Johnson’s Dictionary

Samuel Johnson published his Dictionary of the English Language on this date in 1755.

Frye in “Rencontre: The General Editor’s Introduction”:

The third in this trio [the other two being Dryden and Swift] of the great age of prose Samuel Johnson, who, thanks to Boswell, is even more famous as a talker than as a writer. This is evidence, if we needed it, that the association of good prose style with good conversation is a social fact, not merely an educational ideal. As we should expect from the author of a dictionary, Johnson has an enormous vocubulary, and his use of it is a further indication of the growing polysyllabic quality of English speech, already mentioned. But though a formidable social figure, and satirized in his own day as “Pomposo,” he is not at all a pompous writer: he consistently directs his reader’s attention to the subject, not to himself. (CW 10, 60-1)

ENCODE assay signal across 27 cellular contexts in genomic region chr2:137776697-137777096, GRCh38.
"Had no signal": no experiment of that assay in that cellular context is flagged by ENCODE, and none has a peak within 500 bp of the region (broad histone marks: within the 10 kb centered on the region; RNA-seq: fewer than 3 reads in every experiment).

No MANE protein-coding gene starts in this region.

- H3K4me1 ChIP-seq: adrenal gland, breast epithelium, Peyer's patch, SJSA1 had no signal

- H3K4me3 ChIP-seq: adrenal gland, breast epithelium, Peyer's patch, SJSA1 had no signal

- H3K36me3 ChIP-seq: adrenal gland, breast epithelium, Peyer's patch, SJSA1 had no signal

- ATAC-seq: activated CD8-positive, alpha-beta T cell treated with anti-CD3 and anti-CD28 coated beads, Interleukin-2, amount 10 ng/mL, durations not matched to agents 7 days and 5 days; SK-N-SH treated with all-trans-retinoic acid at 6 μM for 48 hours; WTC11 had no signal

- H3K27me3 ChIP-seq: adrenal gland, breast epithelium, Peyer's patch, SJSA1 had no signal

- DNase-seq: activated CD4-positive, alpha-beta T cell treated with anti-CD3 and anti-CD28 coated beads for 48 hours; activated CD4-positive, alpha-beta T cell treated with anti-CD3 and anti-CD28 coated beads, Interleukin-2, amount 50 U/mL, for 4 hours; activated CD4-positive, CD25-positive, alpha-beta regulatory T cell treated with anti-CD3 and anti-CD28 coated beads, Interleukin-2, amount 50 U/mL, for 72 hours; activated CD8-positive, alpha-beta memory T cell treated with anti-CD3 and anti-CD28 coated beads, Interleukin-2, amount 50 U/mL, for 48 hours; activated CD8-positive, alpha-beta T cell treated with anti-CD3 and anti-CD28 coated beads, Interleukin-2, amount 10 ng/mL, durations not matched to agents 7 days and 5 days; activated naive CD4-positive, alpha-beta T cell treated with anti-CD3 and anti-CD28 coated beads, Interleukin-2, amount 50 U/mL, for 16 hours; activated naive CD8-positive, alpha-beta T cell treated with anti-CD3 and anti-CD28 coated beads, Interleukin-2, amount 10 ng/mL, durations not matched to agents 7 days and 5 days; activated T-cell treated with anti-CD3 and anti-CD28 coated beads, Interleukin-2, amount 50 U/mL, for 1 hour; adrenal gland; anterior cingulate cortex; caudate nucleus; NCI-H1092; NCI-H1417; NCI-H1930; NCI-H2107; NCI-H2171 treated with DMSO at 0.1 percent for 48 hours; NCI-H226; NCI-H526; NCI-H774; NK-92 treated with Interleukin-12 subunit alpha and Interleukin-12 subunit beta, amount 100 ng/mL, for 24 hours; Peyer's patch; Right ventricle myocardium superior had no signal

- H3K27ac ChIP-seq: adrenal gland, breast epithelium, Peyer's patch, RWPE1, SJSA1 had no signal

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1 thought on “Johnson’s Dictionary

  1. Joe Adamson

    What Frye says about Johnson applies, of course, to himself. His prose style has the pleasurable rhythm of heightened conversation. Margaret Atwood has noted this aspect of Frye’s style: that he “did not write for other critics,” but “for the intelligent general reader. . . . Pick up any of his books and what you will hear . . . is a personal voice, speaking to you directly.” And like Johnson, Frye is devoid of pomposity. He “consistently directs his reader’s attention to the subject, not to himself.”

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